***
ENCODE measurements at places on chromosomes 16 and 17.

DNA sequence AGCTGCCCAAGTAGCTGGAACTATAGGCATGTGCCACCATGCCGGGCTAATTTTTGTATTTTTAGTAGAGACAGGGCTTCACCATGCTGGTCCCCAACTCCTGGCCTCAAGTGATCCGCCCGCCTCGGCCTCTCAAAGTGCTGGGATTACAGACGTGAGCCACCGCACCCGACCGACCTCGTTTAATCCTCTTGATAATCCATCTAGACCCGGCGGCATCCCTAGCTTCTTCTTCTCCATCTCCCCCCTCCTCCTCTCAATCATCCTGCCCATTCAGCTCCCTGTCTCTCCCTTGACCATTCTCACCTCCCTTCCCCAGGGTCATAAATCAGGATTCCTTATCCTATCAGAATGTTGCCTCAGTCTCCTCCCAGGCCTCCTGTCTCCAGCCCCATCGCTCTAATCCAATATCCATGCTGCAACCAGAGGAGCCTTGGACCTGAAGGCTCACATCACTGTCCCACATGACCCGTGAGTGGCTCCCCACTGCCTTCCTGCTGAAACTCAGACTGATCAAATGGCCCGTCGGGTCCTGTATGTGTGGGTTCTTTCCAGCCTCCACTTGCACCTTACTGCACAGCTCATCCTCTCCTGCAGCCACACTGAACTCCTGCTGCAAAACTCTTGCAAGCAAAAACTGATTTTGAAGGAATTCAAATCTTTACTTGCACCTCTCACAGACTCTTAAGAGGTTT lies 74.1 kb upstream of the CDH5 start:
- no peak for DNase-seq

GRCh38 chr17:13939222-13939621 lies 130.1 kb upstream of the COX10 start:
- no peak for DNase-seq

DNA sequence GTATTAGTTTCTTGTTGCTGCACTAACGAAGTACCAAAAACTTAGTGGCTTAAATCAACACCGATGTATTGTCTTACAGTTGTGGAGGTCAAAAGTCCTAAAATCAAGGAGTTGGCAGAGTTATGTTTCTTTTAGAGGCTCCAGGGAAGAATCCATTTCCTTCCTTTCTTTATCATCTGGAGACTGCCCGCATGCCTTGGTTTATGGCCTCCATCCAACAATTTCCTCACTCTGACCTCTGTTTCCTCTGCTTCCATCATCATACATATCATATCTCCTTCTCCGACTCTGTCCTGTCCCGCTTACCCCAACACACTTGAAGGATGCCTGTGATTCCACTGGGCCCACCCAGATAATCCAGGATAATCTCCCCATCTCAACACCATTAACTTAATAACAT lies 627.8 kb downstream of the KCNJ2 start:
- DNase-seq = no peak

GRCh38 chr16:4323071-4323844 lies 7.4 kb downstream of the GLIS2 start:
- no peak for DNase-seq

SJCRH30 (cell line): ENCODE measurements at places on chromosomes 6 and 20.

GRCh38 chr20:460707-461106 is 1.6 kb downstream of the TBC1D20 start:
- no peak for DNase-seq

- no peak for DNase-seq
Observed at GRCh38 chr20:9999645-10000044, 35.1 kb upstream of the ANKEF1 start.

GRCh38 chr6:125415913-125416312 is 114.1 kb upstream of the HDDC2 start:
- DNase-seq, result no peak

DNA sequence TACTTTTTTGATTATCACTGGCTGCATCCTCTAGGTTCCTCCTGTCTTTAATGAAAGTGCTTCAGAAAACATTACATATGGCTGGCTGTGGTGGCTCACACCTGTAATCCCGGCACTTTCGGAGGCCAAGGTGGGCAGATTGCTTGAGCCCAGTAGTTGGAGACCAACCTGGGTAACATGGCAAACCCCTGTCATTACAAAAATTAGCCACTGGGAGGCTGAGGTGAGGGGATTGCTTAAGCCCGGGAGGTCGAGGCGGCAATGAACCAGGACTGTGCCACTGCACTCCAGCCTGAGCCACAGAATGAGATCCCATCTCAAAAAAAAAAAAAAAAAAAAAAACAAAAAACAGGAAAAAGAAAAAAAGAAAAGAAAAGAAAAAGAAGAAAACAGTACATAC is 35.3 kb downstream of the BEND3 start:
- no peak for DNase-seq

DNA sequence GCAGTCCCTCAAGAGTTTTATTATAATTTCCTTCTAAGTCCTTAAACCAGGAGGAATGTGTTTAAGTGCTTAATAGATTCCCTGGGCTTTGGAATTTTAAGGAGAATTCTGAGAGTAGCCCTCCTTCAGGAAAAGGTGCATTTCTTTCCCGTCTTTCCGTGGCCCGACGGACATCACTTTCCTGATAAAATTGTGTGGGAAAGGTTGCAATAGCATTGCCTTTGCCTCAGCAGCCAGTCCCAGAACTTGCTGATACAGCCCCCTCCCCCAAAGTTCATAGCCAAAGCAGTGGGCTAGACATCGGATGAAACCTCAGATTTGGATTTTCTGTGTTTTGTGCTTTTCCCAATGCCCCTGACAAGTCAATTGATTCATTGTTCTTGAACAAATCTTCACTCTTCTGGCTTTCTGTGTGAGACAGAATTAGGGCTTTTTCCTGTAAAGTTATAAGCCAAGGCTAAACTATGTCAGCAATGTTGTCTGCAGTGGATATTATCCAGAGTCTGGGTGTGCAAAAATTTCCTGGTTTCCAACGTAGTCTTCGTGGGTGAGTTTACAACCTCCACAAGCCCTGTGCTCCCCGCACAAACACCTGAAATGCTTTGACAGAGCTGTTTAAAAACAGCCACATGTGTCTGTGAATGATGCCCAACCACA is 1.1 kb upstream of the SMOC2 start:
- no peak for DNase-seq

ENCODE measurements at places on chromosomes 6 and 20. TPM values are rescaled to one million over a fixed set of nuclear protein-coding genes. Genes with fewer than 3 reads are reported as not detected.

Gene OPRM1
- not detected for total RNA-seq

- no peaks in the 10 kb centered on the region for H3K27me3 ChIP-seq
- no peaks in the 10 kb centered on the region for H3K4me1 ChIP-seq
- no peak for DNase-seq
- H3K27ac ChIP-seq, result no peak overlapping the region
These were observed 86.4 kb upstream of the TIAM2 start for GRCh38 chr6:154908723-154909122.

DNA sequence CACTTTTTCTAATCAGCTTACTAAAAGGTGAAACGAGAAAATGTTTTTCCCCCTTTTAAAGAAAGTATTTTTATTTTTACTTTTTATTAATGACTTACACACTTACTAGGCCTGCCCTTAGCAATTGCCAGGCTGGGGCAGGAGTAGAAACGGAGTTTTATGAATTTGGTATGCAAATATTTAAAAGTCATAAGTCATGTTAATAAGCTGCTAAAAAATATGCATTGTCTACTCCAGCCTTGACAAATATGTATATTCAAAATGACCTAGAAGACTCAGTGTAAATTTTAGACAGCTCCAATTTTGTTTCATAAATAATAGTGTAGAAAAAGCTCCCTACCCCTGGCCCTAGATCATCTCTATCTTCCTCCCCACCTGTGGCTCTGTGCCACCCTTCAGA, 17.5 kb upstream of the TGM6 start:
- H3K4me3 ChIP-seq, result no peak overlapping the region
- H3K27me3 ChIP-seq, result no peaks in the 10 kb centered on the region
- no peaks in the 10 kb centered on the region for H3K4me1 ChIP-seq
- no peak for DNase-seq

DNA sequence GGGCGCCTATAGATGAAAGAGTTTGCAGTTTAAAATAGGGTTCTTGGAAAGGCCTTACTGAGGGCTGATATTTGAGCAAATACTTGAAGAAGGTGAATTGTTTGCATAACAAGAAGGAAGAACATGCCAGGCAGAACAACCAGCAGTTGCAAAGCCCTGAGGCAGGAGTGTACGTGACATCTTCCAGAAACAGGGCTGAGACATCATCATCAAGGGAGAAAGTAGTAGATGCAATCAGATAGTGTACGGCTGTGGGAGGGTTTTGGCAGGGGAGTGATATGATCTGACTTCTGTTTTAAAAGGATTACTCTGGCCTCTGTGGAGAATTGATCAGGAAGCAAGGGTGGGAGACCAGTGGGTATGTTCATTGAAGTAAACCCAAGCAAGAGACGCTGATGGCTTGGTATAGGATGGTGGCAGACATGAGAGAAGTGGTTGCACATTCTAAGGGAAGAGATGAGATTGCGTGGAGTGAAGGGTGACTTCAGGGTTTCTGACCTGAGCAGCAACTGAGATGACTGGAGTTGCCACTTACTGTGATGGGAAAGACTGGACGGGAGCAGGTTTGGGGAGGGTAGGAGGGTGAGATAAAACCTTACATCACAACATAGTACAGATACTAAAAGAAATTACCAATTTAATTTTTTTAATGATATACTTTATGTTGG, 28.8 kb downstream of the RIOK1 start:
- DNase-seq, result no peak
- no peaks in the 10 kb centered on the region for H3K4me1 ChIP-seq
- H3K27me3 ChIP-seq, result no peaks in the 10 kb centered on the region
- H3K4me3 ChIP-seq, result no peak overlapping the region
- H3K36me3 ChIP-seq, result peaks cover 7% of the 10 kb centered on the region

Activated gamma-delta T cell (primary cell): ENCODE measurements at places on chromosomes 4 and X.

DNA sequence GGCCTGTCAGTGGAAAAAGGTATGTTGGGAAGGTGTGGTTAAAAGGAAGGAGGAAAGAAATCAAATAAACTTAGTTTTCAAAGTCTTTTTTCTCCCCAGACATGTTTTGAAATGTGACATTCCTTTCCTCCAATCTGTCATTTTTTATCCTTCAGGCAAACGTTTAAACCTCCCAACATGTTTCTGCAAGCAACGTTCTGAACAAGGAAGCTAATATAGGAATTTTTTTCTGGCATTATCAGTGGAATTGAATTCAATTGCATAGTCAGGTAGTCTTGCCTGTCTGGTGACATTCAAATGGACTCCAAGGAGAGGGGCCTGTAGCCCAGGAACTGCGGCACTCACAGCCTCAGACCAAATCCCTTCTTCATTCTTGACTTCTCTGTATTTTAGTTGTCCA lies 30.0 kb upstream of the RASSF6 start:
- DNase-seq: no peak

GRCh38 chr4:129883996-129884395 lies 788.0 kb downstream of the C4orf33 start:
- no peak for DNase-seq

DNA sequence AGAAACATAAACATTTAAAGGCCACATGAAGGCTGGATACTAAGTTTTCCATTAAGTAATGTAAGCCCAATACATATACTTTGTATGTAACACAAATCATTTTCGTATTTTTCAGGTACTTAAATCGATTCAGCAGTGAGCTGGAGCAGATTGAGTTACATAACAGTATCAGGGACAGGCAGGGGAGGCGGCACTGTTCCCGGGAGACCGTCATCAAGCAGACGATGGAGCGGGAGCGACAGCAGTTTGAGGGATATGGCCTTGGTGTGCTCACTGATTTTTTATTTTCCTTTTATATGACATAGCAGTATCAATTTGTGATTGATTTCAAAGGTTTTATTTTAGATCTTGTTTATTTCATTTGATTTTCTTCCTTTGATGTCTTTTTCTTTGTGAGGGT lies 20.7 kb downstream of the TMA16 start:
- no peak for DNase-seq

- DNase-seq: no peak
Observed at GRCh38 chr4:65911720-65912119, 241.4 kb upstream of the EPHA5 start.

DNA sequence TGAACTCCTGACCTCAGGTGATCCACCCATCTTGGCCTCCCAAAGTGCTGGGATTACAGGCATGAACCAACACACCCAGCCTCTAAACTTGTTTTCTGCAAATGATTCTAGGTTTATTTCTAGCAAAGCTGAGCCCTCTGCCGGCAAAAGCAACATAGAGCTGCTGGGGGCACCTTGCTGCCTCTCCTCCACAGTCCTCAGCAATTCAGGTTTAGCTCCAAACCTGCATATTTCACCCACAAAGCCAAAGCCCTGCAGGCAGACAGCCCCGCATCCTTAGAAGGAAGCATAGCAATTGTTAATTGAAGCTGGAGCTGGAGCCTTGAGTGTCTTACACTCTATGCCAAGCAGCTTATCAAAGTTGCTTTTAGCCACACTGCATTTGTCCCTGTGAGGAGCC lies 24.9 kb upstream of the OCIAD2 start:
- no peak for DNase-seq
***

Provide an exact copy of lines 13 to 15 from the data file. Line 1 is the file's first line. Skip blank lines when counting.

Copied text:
- no peak for DNase-seq
Observed at GRCh38 chr20:9999645-10000044, 35.1 kb upstream of the ANKEF1 start.

GRCh38 chr6:125415913-125416312 is 114.1 kb upstream of the HDDC2 start: